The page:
Click here to continue reading the Los Angeles Times obituary for Roy Disney

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Gene Barry Obituary

Posted by Allan Ellenberger on Dec 10th, 2009
2009
Dec 10

OBITUARY

Gene Barry dies at 90; star of ‘Bat Masterson’ and co-star of ‘La Cage aux Folles’

 

Gene Barry

Gene Barry (left) and Ann Robinson from “War of the Worlds” (1953)

 

The actor was known for his roles as debonair leading men on TV. His other key series were ‘Burke’s Law’ and ‘The Name of the Game.’

 

By Dennis McLellan
Los Angeles Times
December 10, 2009

 

Gene Barry, the ruggedly handsome actor who made a career of playing dapper and debonair lead characters on television beginning with the western series “Bat Masterson” in the late 1950s and later on “Burke’s Law” and “The Name of the Game,” has died. He was 90.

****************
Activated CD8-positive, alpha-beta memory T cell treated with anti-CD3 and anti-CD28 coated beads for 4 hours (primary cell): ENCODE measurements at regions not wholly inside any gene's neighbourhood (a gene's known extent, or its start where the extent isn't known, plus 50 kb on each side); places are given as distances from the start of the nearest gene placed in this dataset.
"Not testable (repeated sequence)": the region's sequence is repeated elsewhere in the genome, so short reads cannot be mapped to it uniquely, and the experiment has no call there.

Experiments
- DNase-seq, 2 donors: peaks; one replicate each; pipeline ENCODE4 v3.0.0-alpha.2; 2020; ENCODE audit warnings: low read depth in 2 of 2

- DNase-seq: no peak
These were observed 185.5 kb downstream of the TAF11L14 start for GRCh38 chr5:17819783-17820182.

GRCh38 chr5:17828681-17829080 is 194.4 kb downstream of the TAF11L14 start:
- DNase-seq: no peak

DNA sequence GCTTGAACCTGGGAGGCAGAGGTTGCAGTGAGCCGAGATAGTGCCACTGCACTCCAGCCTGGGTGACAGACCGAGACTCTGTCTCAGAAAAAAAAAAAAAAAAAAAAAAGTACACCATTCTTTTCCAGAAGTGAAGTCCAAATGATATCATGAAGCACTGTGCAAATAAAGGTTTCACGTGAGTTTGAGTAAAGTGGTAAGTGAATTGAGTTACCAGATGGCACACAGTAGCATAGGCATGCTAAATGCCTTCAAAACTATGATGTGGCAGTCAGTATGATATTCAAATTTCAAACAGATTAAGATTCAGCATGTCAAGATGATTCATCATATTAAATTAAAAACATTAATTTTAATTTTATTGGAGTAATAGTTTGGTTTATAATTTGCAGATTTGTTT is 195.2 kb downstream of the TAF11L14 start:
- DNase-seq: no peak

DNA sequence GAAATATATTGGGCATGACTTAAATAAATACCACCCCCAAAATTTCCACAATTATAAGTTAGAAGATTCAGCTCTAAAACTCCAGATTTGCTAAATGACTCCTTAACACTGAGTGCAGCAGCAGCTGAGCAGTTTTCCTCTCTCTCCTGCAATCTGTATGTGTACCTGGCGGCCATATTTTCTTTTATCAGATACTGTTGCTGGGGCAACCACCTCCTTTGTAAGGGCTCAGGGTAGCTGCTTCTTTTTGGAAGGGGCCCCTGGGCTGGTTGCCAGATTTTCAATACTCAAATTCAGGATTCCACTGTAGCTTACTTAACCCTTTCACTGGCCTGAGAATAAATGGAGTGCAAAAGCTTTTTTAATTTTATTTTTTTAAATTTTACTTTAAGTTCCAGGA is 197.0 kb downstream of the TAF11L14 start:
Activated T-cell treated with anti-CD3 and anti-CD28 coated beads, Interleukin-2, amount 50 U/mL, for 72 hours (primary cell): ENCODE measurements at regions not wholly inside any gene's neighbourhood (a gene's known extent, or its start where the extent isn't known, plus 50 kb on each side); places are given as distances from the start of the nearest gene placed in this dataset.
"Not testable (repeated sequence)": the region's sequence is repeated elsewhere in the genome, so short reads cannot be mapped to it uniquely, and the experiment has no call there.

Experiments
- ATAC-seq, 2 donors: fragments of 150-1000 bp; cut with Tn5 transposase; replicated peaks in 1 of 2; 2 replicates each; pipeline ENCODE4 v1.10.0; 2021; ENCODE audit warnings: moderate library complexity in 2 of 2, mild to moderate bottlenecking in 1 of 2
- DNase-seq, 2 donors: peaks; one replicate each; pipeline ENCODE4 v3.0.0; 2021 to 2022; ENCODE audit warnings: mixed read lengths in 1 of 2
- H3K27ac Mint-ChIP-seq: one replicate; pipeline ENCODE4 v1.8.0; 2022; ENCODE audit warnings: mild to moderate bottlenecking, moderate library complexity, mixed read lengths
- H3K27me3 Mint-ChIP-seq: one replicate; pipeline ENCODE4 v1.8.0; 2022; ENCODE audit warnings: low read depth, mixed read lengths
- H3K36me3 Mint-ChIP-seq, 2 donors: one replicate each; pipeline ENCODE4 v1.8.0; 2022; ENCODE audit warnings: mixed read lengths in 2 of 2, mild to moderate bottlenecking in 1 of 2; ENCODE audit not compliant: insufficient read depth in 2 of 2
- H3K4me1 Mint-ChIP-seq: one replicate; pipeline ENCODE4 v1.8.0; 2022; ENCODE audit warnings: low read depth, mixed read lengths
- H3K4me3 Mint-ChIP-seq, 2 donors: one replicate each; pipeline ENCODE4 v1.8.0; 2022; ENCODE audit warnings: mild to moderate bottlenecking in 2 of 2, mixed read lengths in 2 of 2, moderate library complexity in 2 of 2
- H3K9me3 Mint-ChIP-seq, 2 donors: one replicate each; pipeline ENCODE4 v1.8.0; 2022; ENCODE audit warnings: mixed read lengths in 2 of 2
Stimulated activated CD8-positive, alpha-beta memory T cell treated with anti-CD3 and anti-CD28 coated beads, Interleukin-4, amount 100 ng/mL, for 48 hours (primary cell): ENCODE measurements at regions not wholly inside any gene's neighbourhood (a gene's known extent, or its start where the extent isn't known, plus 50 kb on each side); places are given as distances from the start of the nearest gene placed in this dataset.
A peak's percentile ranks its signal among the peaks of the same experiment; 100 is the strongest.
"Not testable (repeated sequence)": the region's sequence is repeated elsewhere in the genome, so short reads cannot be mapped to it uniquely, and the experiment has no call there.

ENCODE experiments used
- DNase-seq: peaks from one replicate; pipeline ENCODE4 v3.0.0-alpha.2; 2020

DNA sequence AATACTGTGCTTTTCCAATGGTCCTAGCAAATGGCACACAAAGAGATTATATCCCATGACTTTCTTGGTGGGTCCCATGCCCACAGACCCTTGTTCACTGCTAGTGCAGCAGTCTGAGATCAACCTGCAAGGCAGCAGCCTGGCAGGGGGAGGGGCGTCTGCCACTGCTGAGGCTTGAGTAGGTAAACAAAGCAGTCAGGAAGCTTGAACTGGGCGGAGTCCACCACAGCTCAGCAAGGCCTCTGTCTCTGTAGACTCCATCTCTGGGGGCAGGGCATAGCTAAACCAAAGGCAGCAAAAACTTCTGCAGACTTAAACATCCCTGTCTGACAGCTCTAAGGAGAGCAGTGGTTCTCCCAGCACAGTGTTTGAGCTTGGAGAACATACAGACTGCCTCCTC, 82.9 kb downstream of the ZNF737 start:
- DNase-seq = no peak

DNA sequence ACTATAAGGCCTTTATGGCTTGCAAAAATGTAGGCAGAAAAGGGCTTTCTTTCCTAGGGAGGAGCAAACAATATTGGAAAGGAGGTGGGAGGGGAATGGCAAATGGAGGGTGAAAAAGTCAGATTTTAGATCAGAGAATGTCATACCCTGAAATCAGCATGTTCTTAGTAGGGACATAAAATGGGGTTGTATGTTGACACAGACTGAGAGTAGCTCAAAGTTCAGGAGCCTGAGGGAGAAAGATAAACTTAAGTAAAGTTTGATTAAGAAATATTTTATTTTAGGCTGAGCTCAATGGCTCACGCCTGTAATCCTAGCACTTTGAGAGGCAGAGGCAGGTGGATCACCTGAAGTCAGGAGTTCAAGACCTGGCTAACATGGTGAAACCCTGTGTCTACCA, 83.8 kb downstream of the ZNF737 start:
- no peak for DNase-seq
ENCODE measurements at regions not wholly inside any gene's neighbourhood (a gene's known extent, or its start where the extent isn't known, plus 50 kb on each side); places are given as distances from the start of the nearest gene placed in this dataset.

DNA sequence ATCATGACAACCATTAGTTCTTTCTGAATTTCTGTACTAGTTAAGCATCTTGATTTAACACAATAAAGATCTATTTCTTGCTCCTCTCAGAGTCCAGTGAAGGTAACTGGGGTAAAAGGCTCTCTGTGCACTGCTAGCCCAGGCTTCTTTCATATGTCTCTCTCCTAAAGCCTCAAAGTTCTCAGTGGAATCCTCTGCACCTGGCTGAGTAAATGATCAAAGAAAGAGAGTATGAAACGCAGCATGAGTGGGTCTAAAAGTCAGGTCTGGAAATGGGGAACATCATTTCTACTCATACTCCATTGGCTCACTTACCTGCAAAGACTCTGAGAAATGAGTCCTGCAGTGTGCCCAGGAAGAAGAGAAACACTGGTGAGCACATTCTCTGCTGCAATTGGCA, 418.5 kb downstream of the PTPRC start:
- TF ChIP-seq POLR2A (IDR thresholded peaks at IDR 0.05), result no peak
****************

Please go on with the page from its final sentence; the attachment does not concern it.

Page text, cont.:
Click here to continue reading the Los Angeles Times obituary for Gene Barry

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August Coppola Obituary

Posted by Allan Ellenberger on Oct 30th, 2009
2009
Oct 30

OBITUARY

August Coppola dies at 75; professor was father of Nicolas Cage and brother of Francis Ford Coppola

 

 August Coppola

 

The educator taught comparative literature at Cal State Long Beach and was a California State University system trustee before moving to San Francisco State.

 

By Claire Noland
Los Angeles Times
October 30, 2009

 

August Coppola, a former literature professor who was the father of actor Nicolas Cage and brother of filmmaker Francis Ford Coppola and actress Talia Shire, has died. He was 75.